How did Atlee achieve this? He went to the East End of London as a Cambridge student, lived in Toynbee House amongst the slums and went to find out why people’s lives were so hard. (Source: The Victorian Slum. A BBC historical reality show). He found out the one outstanding reason: Low wages. People, whole families, were working 18 hours a day, 7 days a week with the doss house or the workhouse snapping at the heels while the rich who lived from their labours thought it beneath them to do any work at all.
Rise in Stamp Duty? How many of the 128 Tory MPs paid Stamp Duty on their second homes, holiday cottages or rental property, while they claim expenses to rent a flat or use a hotel room? Unlikely to be any at all as many MPs acquired property via putting their mortgage payments down as expenses before 2009.
It would be fair if people buying starter homes, “affordable housing”, flats or with less than 3 bedrooms, apart from in luxury accommodation,paid less or were exempt from Stamp Duty. Meanwhile, the percentage you pay could go up depending on how many properties you already own.
Now MPs happily rent out these homes bought before the Stamp Duty Threshold was changed to cover costs and income supplement to their existing salary as an MP. Prices have escalated massively since 1996 due to Buy to Let Mortgages helping people become multiple landlords and who is benefiting from this in the House of Commons? Read this Inside Housing article showing how a quarter of Tory MPs are landlords. The Guardian wrote on this too.
Property prices have gone up so why hasn’t Stamp Duty? I would suggest that MPs personal financial assets are frozen and dividends paid to the public purse while they have an MP’s salary, expenses and other subsidised costs. It’s impossible to find out what tax they pay on their personal assets, particularly when they have benefited more from these as an MP than otherwise.
What is “affordable?”. It sounds like such an arms length thing doesn’t it. Affordable. To Whom? Who says? Affordable housing built by private developers with interests in profit rather than council housing, which is designed for people who work as well as people on welfare support renting at a lower cost, means money floating out of the public sector into the private sector.
A shortage of council property building to replace housing stock that has entered the private sector has pushed a large segment of society to the edge. Since 2010, there has been a sharp rise in homelessness, repossession and even key workers having to go to food banks. This is caused by various factors including the rising cost of living, the levy of VAT on most things and rising VAT, lowering wages, lack of employment and employment rights, energy prices and, mostly, due to the huge reduction in council housing stock available for renting at reasonable rates.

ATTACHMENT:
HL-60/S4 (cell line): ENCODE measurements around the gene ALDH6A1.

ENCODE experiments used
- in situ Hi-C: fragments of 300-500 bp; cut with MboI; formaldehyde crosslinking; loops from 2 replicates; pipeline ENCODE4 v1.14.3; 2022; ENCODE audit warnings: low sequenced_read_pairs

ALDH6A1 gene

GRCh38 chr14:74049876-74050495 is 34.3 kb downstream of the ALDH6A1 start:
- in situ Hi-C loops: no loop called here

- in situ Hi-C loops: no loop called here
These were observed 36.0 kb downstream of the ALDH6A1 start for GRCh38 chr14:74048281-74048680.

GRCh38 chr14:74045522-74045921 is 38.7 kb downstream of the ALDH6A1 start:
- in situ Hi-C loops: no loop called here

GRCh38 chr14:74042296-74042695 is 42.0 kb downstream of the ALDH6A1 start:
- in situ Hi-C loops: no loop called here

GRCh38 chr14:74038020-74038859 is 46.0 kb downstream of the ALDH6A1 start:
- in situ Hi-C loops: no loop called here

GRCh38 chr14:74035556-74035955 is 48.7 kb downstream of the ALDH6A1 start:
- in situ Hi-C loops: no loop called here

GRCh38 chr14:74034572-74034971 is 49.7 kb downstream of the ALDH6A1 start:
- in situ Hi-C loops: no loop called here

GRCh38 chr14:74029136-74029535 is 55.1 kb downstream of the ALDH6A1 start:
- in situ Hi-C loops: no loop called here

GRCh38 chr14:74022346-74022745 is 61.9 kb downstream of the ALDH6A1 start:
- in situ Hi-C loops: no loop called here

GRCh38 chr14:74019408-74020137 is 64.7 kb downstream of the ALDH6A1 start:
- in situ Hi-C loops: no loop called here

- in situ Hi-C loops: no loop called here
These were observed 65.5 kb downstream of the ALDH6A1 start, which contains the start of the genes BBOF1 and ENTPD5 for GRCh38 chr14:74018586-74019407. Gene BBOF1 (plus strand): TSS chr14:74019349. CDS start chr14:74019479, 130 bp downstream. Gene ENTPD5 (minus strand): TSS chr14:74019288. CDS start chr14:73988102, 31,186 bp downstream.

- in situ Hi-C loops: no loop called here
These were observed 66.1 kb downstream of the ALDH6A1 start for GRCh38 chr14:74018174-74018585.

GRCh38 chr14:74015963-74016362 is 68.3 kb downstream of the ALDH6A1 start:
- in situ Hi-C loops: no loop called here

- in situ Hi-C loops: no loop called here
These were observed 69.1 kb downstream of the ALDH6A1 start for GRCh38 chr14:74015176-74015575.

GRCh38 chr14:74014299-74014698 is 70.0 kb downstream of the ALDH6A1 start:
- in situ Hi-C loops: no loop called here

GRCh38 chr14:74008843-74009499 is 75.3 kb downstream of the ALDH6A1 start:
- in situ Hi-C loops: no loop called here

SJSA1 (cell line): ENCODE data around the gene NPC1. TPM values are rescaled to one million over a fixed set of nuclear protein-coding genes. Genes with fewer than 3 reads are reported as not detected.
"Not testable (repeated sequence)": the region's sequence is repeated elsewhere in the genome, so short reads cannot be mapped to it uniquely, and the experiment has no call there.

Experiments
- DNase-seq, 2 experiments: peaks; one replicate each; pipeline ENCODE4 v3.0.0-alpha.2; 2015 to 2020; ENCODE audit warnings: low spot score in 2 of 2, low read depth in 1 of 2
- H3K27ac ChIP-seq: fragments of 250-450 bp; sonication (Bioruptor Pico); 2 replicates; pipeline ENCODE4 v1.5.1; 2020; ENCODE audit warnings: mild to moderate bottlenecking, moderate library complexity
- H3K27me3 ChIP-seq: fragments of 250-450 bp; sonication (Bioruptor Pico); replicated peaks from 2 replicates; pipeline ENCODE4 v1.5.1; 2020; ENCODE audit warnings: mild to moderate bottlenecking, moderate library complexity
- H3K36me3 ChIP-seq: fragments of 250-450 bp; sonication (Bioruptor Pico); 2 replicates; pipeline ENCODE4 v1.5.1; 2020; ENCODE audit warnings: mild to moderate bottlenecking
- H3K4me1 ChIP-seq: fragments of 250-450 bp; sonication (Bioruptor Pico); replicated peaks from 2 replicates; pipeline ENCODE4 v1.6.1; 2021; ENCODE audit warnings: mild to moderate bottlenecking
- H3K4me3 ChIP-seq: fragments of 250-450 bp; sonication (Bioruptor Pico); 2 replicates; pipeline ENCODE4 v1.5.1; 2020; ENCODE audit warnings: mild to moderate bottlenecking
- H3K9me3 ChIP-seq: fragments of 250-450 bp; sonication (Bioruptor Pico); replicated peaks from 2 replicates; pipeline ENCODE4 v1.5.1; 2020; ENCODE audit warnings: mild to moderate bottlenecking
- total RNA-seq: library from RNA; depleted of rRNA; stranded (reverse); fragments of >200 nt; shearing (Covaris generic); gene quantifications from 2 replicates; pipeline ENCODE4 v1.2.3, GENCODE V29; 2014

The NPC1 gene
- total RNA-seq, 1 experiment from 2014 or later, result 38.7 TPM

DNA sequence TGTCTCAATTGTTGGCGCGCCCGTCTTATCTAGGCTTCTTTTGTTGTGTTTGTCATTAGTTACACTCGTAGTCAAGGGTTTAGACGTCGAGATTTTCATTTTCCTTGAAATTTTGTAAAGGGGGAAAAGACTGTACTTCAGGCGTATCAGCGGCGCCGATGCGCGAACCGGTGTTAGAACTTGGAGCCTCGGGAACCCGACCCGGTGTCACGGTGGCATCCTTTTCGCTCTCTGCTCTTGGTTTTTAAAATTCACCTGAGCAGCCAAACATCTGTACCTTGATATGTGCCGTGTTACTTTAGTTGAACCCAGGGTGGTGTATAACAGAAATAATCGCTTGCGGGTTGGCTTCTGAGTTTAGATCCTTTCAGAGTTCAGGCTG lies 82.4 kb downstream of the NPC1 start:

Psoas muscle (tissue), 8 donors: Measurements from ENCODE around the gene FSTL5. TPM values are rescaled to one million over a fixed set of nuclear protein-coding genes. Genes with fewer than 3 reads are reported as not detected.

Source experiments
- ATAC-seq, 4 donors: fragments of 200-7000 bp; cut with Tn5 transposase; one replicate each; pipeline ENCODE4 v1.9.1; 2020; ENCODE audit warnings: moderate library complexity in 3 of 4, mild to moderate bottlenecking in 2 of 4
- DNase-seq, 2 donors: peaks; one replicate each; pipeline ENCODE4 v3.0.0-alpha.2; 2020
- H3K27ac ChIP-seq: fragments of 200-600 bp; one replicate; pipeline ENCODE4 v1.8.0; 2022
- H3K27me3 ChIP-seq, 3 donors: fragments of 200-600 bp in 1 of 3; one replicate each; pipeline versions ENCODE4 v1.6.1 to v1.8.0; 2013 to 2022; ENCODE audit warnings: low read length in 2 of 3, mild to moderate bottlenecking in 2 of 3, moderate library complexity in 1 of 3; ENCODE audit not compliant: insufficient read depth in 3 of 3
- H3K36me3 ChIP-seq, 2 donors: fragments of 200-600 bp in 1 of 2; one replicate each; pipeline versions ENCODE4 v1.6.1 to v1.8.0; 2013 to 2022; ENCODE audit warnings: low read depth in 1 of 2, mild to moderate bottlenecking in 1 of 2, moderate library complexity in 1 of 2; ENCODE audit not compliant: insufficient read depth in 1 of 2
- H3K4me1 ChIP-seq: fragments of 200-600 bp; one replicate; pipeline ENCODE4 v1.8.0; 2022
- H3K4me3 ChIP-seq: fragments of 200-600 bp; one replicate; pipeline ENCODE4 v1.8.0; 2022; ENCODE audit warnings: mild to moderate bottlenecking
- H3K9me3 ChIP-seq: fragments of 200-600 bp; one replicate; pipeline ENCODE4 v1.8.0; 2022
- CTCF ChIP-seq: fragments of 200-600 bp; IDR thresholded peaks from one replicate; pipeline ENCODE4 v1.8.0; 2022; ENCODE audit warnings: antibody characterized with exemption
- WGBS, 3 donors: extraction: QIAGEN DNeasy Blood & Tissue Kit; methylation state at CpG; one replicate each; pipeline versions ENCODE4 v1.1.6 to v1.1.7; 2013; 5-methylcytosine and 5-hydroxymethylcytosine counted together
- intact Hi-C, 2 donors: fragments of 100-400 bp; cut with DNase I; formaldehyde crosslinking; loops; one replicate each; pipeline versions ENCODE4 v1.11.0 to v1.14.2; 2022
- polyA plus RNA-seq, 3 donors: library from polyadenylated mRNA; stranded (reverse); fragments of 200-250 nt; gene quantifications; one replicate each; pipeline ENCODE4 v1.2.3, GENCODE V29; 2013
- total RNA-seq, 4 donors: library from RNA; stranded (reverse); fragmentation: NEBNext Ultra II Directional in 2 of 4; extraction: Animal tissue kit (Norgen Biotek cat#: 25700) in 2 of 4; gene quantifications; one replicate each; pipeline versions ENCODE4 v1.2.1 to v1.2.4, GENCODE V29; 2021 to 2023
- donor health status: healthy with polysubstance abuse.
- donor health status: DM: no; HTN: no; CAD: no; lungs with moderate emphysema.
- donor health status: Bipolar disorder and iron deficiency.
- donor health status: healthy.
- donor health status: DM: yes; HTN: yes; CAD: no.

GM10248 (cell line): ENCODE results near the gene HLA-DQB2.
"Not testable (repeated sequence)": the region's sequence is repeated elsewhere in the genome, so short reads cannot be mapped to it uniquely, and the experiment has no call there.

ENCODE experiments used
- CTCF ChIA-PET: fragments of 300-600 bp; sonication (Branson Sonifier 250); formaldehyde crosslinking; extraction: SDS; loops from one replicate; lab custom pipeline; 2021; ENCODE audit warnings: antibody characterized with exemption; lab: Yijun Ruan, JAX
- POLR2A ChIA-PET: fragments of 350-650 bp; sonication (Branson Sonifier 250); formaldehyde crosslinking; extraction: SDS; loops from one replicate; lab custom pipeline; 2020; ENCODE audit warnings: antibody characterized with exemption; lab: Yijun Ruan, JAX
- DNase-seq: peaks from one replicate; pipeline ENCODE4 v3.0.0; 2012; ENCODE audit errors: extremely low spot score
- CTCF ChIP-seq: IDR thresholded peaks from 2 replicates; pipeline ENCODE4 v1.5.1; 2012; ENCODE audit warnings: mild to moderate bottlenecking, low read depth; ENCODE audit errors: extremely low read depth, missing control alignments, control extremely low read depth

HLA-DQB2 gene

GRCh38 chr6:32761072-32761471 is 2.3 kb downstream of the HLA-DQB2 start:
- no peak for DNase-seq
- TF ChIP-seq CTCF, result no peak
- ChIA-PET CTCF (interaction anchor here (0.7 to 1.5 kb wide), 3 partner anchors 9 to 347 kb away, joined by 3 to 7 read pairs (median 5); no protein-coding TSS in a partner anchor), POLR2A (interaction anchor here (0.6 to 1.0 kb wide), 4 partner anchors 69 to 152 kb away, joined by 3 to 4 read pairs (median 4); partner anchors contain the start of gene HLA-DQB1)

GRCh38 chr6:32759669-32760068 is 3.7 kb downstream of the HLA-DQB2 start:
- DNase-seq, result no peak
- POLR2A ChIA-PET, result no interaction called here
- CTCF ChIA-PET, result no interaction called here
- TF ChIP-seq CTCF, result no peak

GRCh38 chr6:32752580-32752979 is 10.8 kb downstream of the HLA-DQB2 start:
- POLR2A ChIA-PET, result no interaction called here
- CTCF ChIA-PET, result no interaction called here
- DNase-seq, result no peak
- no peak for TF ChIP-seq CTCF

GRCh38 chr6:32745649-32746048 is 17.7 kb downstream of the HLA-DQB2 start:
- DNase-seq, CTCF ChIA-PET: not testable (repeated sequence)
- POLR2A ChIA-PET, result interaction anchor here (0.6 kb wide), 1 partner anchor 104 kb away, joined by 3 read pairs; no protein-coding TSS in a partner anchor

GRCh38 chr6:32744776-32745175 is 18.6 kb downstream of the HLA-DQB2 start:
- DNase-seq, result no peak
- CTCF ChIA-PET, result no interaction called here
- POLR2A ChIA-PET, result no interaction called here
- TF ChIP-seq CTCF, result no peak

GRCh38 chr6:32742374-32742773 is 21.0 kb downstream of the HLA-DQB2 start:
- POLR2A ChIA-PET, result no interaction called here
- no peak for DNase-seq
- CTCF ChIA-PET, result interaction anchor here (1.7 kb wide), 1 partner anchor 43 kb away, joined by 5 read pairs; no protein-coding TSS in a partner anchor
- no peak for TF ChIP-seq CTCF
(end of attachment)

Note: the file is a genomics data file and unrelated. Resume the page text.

There may be some comeuppance for those able to comfortably live in Central London, perhaps through inheritance or commodities, whereas people on salaries are moving out of expensive cities. The people who provide the healthcare and other key workers have been moving away from London as a relatively high £50K pa salary is not enough for a mortgage or deposit on a home, as illustrated in this Ham and High article.
Meanwhile, a report by housing charity Peabody and the CBI argued that there was a “major risk” of London’s economy being damaged as workers are being forced out of the capital due to rents outstripping wages and a lack of availability of affordable housing.
In summary, this could be how we got to the housing crisis we are in today:
- The building of council houses has massively reduced and many previous council properties are now in private hands. The Guardian write on this.
- A small percentage of people have become multiple landlords thanks to favourable lending terms for buy to let mortgages. Here are some figures by Landlord insurer Homelet.
- The largest home building companies are profiting from building on ‘permissioned’ land that could have been used by local councils. The can also land bank without penalty at the moment as there is not a time restriction governing by when they need to have built the homes.
- Housing Benefit no longer provides security for young people who have just graduated (with a debt) or leaving home for the first time so young people are staying home longer. If people could afford to move out of home, they could extend their job search further afield and out of residential, older or more expensive areas to somewhere they can fit in better and find more work.
- More renters could mean lower rent. This article discusses the difference the UK and Germany in terms of renting and ownership. In Germany, renting is the norm (although Germans would like to get on the property ladder if they could but they can move around when they are young and rent is much more affordable than in the UK.
- The Budget bypassed an opportunity to make Stamp Duty fairer, says the Express. Property is even less affordable today as the Stamp Duty threshold (properties over £250,000 up from 1% to 3%) has not gone up with price increases, meaning basic home buyers are now paying more tax on their homes than previously. This article shows how much property has gone up during the reign of QE2. 471-fold since 1996.